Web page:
When you file a personal injury claim and you believe that someone has key information that will help your case, you can ask that person to sign an affidavit. Affidavits are documents that contain statements that are sworn to be true. The person who gives the affidavit, known as the “affiant,” takes an oath that the statements are accurate before signing.
Signing an affidavit is a formal process. Generally, the wording of the affidavit will be based closely on statements the affiant makes to your lawyer, so that they will feel confident signing the finished product. The document must then be signed in front of a notary public. The affiant swears their oath and signs the affidavit and the notary public notarizes that they witnessed this signing. Affidavits can include facts the affiant knows are true, or they can contain a version of events the affiant believes to be true—such as what they think they saw at an accident scene in a car accident or truck accident case.
Affidavits are useful tools, but they are not considered as strong as sworn testimony, such as that given during trial or in a deposition during discovery. The advantage of testimony is that attorneys on both sides get to examine the witness and ask questions, and the questions are subject to rules that the judge can enforce. Since an affidavit is simply a signed document, neither side can ask questions or clarify what it says.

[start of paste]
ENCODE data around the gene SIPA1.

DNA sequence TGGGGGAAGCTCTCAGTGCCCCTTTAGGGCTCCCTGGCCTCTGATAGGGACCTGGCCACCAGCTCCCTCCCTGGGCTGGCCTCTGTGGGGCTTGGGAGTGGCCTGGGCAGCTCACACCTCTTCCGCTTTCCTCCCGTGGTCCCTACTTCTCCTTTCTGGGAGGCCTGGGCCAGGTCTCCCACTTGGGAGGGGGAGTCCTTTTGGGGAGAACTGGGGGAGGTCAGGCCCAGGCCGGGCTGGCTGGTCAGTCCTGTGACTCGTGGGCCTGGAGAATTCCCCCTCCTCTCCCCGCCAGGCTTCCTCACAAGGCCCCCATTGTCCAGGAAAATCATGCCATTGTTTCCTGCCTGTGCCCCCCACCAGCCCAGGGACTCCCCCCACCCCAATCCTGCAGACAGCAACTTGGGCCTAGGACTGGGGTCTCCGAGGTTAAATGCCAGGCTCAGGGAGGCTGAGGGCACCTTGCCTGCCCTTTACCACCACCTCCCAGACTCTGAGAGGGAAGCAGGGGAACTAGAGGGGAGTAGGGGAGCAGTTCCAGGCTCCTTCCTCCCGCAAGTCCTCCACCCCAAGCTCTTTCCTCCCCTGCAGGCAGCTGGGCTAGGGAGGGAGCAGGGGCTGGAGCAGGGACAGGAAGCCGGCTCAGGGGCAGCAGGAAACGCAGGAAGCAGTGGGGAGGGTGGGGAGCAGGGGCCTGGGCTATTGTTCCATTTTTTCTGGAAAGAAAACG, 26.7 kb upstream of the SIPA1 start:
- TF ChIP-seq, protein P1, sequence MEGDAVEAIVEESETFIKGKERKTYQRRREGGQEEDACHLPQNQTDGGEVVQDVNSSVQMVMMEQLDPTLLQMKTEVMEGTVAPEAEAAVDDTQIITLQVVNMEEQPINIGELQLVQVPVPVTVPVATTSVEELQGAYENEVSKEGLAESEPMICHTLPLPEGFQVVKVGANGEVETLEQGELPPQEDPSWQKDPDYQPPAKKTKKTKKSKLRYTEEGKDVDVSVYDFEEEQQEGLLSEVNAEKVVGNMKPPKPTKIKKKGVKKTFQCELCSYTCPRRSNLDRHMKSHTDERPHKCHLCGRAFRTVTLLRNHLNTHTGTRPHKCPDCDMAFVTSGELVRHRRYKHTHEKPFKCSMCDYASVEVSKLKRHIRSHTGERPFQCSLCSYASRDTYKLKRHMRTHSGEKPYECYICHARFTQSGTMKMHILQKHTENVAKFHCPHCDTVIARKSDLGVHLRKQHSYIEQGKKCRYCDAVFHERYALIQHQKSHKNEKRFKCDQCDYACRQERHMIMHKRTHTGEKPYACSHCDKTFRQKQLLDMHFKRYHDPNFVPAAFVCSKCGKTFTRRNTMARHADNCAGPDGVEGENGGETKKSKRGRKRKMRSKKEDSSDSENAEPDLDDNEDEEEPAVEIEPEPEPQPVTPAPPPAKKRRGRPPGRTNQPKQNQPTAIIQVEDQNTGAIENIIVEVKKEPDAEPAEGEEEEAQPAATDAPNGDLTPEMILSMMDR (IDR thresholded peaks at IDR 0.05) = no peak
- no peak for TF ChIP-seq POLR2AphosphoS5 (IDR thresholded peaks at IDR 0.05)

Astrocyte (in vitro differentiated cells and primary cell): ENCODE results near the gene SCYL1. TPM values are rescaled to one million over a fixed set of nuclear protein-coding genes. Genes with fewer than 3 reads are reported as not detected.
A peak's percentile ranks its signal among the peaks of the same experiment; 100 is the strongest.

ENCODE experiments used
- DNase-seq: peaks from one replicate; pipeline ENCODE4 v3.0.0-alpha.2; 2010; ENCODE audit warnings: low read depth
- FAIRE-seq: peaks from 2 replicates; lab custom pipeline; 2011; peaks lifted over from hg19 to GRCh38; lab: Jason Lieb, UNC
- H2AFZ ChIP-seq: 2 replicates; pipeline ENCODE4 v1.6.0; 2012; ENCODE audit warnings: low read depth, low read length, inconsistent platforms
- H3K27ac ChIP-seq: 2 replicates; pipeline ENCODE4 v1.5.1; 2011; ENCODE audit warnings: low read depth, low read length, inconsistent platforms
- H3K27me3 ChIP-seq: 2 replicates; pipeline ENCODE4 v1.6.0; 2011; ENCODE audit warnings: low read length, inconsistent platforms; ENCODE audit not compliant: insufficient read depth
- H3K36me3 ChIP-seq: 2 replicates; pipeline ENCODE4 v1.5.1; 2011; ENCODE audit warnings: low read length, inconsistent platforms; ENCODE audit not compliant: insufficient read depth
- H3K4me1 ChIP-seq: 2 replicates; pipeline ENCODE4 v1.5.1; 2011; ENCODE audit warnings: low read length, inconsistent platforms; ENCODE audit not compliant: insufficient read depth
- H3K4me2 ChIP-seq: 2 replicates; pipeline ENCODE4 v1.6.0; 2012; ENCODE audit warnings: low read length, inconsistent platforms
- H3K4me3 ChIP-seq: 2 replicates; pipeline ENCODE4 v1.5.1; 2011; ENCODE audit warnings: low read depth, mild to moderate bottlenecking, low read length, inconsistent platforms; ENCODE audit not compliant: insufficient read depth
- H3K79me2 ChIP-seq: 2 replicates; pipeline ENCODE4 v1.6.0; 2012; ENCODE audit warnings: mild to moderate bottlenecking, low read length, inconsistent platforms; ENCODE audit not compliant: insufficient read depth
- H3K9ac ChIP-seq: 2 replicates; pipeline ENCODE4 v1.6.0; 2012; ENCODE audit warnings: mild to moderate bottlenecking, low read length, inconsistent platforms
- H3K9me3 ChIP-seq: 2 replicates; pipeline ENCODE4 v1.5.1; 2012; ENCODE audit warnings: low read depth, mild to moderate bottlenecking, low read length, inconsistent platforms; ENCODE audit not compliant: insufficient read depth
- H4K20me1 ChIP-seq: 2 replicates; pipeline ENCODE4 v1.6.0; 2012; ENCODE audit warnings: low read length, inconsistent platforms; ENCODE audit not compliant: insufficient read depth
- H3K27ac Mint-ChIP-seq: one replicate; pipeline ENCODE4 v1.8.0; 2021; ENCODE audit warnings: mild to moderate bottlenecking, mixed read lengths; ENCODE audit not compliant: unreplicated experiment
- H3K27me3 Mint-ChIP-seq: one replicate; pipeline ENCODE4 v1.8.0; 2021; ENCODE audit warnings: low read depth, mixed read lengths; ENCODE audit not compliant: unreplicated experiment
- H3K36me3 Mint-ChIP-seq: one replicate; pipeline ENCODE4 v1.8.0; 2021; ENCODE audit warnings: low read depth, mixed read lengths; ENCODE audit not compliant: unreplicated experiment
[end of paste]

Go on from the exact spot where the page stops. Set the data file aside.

Because of this, affidavits are not used in trial unless absolutely necessary. They are typically used during pre-trial proceedings, as a way to show what a witness will likely say in court if the case proceeds to trial. This allows both sides to quickly evaluate the evidence without a formal deposition process.
Sometimes, such as when a witness is no longer available, an affidavit will be used in trial—but it may be challenged by the other side.
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